Review/Notes: David R. Law, “The Place, Role, and Function of the ‘Ultimatum’ of Either/Or Part Two, in Kierkegaard’s Pseudonymous Writings;”

David R. Law, “The Place, Role, and Function of the ‘Ultimatum’ of Either/Or Part Two, in Kierkegaard’s Pseudonymous Writings;” in The International Kierkegaard Commentary, vol. 4:   Either/Or, Part II, pp. 233-57

 

I wrote this (and the others) while researching for a project I am considering, looking at Kierkegaard’s discussions of sin.  Therefore, some of the comments below relate more to my own research and writings (in particular, my comments about the Oct. 16 1834 writings).  Still, I thought someone else might find them interesting, so I am sharing them. Thank you to everyone for your comments; they have been and will continue to be extremely helpful.  

 

Relying on personal notes and writings from Kierkegaard himself, Law dismisses the claim that the “Ultimatum” has no essential relationship to the rest of E/O despite the fact that it was apparently a late addition to the manuscript.  He reviews the basic argument of the Pastor, which he breaks into two parts:  (1) in human relations, if you love another, you would not want to be in the right, for that would constitute a breach when you felt wronged; rather, you would want always to assume that you were the one in the wrong, and that the other loved you as much and as well as always; (2) while in the case of human relationships this may be delusion, with God it is always a fact that God is in the right and that, therefore, you are always in the wrong; so the thought that “as against God I am always in the wrong” is upbuilding because it is both true and it is an expression of my love for God (which includes faith as trust in God’s goodness).

Law argues that the “Ultimatum” serves three purposes.  First, its surface reading is that it is a theodicy.  Given human ignorance and fallibility, we cannot know the ways of God or why things happen that seem bad.  However, if we love God, we will believe that we are always in the wrong; so we can banish doubt and anxiety and choose to have faith in God despite the evil we see.  Unlike most theodicies, which function only on an intellectual level, this one also focuses on the emotional level to awaken faith rather than mere notional assent.  Second, it can be seen as part of Kierkegaard’s covert messaging to Regine.  Finally, it can be seen as illustrating the bankruptcy of the ethical.  B sees this sermon as an indictment of A’s aestheticism; but in fact, it is also a rejection of the ethical, since the goal of the ethical is to become more and more in the right.  In showing how the ethical cannot lead us to a right relationship with God, and cannot even succeed on its own standards, Kierkegaard points the way to the later works (particularly FT) which lead into the religious.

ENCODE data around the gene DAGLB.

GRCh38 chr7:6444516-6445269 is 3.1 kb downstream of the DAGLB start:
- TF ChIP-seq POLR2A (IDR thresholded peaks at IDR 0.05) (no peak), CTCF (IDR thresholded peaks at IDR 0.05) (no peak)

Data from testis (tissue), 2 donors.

The theodicy part is particularly interesting when compared to the two essays on “Love Hides a Multitude of Sins” in the upbuilding discourses of 16 Oct. 1843.  The first of these argues that our love for God can hide the sins of others from us; the second, that our love for God can hide our sins from ourselves, and in a sense from God too.  The “Ultimatum” is not hiding God’s sins, since God is always in the right and cannot wrong us; but it does function in a similar way, as our love for God eliminates all doubt and thus it is love that establishes and maintains the relationship between us and God.

Notice that in all three discourses, there is no real separation because of sin.  As long as we love God, we are united with God; the love itself is the uniting power that overcomes any separation.  There is no real sense of grace, or that grace is needed because we lack the ability to love or to thus be saved by our own love for God.

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